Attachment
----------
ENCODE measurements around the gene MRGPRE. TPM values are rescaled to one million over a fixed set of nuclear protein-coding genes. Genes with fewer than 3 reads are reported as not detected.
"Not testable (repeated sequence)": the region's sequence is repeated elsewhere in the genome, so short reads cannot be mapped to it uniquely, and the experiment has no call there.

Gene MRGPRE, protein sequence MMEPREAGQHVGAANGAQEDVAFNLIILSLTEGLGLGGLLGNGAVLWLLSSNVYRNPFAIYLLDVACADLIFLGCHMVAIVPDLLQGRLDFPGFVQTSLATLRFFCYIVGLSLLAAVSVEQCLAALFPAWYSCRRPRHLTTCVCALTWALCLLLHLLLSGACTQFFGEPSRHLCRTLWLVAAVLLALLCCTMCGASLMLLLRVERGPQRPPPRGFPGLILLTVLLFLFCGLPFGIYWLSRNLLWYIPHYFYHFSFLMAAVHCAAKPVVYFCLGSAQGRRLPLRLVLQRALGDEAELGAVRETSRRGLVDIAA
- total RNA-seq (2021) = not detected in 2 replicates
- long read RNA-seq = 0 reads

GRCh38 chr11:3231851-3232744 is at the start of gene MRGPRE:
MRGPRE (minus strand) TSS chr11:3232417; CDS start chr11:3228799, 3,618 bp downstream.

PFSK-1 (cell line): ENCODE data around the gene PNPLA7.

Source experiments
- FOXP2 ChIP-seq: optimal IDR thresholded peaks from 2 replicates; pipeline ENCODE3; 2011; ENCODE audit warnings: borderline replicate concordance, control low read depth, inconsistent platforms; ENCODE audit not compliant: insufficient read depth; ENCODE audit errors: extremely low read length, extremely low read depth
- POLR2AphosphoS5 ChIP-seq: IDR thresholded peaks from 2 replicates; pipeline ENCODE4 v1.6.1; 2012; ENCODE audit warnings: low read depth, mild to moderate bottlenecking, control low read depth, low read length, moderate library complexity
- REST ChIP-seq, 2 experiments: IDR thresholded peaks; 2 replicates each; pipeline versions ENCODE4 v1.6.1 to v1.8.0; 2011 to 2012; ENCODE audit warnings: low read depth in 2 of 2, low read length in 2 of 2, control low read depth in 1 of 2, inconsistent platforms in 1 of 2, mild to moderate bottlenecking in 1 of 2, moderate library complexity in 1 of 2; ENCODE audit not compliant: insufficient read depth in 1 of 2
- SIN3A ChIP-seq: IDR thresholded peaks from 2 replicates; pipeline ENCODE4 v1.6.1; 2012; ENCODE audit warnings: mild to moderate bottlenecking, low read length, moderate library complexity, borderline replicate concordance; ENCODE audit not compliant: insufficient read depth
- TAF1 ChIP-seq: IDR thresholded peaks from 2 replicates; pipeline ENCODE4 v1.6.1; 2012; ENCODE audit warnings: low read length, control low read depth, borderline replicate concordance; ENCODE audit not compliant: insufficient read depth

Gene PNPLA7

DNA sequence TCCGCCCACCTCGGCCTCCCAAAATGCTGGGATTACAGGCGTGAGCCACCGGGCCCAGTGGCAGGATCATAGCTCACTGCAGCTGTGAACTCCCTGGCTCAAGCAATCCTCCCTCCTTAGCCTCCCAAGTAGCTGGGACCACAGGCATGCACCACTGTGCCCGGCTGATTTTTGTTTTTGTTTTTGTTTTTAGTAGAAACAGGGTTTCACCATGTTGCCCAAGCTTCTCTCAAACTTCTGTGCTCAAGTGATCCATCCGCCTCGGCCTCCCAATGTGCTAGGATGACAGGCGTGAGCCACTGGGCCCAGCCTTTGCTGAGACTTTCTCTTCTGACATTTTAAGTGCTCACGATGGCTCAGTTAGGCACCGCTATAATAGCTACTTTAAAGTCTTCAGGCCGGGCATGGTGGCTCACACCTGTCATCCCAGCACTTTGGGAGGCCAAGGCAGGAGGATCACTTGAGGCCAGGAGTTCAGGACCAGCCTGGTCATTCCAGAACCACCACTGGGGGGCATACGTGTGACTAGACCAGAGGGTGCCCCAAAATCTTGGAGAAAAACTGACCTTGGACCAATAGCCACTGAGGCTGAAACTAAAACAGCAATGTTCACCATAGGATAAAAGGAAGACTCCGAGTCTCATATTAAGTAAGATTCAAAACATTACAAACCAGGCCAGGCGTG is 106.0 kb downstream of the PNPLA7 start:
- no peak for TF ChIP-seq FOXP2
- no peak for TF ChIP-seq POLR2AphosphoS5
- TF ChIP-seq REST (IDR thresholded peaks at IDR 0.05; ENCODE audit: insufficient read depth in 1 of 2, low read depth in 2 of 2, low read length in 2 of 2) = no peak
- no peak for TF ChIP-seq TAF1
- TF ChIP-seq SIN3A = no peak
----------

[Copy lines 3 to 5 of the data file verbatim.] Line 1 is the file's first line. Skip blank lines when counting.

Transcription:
Gene MRGPRE, protein sequence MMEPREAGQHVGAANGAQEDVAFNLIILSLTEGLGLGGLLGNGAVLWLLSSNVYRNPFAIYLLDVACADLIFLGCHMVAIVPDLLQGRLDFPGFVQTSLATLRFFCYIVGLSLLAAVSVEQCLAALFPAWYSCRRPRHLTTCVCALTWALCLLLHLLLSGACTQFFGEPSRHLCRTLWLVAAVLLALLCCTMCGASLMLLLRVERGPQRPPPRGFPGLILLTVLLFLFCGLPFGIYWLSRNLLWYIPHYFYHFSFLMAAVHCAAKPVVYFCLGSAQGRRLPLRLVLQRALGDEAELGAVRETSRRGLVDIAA
- total RNA-seq (2021) = not detected in 2 replicates
- long read RNA-seq = 0 reads